BOSTON — “I lifted a weight off my shoulder when I got vaccinated, and that’s what I want my community members to feel,” said Gladys Vega of Chelsea-based La Colaborativa.
News of two undocumented immigrants denied the COVID-19 vaccine at Rite Aid locations in southern California has Massachusetts immigration advocates concerned it may have a cooling effect on vaccine rollout efforts in Latinx and immigrant communities.
Vega said they’re going door-to-door with doctors to address vaccine hesitancy in Chelsea, the hardest-hit community in the state.
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“I would never want no one in Massachusetts to go through what we went through. The severity of the cases, the people being in the hospital, the lives that we lost,” Vega said.
Rite Aid has about 58 stores in Massachusetts and said they’ve administered hundreds of thousands of vaccines without issue. They’ve issued an apology, but for immigrants, simply being turned away is the least of their worries.
Eva Milona of the Massachusetts Immigrant and Refugee Association said many immigrants are more concerned ICE may be lying in wait at vaccination sites.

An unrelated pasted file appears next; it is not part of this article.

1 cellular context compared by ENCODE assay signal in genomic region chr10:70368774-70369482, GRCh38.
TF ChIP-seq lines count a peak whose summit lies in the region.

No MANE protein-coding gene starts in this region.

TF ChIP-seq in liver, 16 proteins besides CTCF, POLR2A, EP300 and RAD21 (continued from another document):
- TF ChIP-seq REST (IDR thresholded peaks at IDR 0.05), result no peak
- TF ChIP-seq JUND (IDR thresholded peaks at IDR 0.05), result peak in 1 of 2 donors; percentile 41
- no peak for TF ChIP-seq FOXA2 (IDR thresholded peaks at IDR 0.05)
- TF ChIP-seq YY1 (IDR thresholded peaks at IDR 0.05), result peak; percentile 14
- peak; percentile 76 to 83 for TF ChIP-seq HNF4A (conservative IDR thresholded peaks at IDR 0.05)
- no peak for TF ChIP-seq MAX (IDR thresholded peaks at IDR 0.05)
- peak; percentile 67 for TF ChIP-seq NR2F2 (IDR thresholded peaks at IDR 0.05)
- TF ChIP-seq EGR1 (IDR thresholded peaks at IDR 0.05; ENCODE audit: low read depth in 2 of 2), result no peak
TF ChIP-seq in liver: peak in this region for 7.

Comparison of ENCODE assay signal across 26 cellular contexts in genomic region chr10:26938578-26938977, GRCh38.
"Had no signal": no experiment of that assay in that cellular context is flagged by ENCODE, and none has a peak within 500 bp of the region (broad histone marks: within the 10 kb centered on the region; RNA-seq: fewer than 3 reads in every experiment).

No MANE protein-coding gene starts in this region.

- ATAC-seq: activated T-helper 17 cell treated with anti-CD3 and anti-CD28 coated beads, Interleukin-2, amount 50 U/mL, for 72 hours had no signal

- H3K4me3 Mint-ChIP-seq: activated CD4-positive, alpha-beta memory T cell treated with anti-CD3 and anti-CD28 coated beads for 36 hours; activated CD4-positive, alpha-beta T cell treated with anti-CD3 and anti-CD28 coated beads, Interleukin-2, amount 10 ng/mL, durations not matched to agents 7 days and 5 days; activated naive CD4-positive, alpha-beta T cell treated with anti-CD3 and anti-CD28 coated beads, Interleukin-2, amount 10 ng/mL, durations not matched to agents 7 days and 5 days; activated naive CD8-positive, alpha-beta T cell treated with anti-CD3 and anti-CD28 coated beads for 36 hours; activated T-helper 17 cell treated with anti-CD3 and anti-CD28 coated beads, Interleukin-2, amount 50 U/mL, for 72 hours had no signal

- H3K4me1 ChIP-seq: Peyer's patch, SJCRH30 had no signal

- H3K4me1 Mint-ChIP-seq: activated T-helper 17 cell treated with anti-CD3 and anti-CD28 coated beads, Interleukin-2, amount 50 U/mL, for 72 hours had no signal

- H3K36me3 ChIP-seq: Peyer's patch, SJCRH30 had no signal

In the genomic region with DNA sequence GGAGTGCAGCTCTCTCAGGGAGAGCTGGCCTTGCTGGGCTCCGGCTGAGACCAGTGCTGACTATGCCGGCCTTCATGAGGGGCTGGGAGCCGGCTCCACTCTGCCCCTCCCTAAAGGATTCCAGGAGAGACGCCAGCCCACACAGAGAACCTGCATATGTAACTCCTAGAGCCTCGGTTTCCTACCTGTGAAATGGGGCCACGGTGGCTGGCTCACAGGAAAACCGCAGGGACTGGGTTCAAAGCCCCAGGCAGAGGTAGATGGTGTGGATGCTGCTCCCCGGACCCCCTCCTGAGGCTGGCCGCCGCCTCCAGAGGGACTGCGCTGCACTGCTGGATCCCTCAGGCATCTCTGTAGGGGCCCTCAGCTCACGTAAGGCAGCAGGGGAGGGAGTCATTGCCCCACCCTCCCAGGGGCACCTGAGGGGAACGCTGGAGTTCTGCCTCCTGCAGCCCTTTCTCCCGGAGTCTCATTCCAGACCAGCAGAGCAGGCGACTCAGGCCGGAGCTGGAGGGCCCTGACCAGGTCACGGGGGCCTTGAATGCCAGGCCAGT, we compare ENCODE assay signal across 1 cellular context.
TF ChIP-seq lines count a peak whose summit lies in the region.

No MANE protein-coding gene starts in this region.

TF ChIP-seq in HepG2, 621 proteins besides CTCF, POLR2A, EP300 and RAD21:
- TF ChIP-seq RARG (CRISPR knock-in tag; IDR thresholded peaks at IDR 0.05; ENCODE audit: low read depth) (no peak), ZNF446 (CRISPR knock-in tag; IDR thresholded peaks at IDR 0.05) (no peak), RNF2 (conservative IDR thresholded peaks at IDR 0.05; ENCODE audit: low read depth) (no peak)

“Immigration status is not an issue. People don’t have to show an ID. They don’t have to have health insurance to receive the vaccine. Social Security number or a driver’s license, it’s completely irrelevant; so, we want to encourage everyone who is eligible for a vaccine to get one,” Milona said.
State and federal guidelines are clear: vaccines are free to all, including the undocumented. But vaccine equity remains an issue. Milona points to Lawrence where 80% of the population is Latinx , but only 2% of them have been vaccinated.
The Baker administration has promised to earmark 20% of all vaccines supplied to the Bay State to communities of color.
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“I do want to say we remain concerned about the 20%. Where that is going, how that’s going to be distributed, how the funds – the 4 million that has been allocated – will go to the community-based organizations,” Milona said.
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